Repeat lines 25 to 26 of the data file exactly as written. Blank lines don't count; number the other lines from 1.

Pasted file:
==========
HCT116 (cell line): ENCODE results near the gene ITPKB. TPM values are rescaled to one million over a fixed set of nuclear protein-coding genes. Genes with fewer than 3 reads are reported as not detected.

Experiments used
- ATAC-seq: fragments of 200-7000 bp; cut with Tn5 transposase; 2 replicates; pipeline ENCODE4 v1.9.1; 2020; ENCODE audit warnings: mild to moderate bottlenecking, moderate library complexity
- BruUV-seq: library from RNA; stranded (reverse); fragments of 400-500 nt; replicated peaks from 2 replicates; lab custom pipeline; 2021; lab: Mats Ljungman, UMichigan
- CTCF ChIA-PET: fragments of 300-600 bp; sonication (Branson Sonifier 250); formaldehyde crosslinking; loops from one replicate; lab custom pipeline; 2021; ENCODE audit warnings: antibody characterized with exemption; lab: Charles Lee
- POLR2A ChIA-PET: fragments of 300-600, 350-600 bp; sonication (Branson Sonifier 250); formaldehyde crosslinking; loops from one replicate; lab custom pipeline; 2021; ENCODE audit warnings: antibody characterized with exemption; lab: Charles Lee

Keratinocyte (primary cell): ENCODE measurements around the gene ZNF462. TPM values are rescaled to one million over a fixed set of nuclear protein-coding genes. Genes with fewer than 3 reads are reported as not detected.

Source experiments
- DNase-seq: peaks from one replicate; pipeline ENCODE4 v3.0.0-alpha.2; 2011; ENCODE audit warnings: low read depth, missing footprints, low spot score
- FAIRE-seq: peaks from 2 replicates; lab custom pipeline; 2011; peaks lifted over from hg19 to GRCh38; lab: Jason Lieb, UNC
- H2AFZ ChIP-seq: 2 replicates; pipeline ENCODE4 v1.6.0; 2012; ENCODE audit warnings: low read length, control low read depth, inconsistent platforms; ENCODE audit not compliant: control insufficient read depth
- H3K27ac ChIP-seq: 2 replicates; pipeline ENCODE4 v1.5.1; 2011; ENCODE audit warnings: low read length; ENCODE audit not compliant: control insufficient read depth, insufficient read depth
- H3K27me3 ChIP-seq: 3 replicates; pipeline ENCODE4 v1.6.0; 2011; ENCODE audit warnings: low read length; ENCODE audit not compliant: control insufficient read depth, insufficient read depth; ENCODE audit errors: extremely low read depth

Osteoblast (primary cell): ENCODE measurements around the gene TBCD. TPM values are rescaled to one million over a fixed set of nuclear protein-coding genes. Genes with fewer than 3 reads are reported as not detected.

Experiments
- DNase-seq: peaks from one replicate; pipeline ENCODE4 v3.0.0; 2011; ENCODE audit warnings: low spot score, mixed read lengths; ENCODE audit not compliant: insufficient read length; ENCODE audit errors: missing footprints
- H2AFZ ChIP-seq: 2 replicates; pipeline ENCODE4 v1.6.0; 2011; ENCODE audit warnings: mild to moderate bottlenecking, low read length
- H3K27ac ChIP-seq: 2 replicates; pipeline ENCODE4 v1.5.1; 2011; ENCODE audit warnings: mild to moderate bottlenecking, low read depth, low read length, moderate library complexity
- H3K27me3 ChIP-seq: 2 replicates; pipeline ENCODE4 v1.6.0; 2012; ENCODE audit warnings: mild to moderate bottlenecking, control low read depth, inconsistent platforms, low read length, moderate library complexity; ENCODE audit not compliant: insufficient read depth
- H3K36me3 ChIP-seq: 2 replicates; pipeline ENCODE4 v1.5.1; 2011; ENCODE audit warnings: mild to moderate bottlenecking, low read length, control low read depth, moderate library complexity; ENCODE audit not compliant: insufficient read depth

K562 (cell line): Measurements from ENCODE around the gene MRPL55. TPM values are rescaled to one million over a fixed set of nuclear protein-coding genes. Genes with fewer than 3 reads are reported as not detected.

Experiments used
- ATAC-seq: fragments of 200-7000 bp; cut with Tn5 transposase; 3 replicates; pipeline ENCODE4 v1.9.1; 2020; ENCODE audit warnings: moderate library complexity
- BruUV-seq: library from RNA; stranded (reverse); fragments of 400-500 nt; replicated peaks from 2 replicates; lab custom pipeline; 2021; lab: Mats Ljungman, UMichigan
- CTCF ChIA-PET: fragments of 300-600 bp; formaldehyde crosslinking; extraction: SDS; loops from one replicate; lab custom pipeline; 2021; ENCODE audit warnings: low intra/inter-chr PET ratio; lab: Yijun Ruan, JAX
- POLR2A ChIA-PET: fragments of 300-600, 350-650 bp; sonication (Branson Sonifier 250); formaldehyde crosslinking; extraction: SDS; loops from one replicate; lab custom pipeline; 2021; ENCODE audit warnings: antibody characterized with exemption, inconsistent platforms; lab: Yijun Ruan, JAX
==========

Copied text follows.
- CTCF ChIA-PET: fragments of 300-600 bp; formaldehyde crosslinking; extraction: SDS; loops from one replicate; lab custom pipeline; 2021; ENCODE audit warnings: low intra/inter-chr PET ratio; lab: Yijun Ruan, JAX
- POLR2A ChIA-PET: fragments of 300-600, 350-650 bp; sonication (Branson Sonifier 250); formaldehyde crosslinking; extraction: SDS; loops from one replicate; lab custom pipeline; 2021; ENCODE audit warnings: antibody characterized with exemption, inconsistent platforms; lab: Yijun Ruan, JAX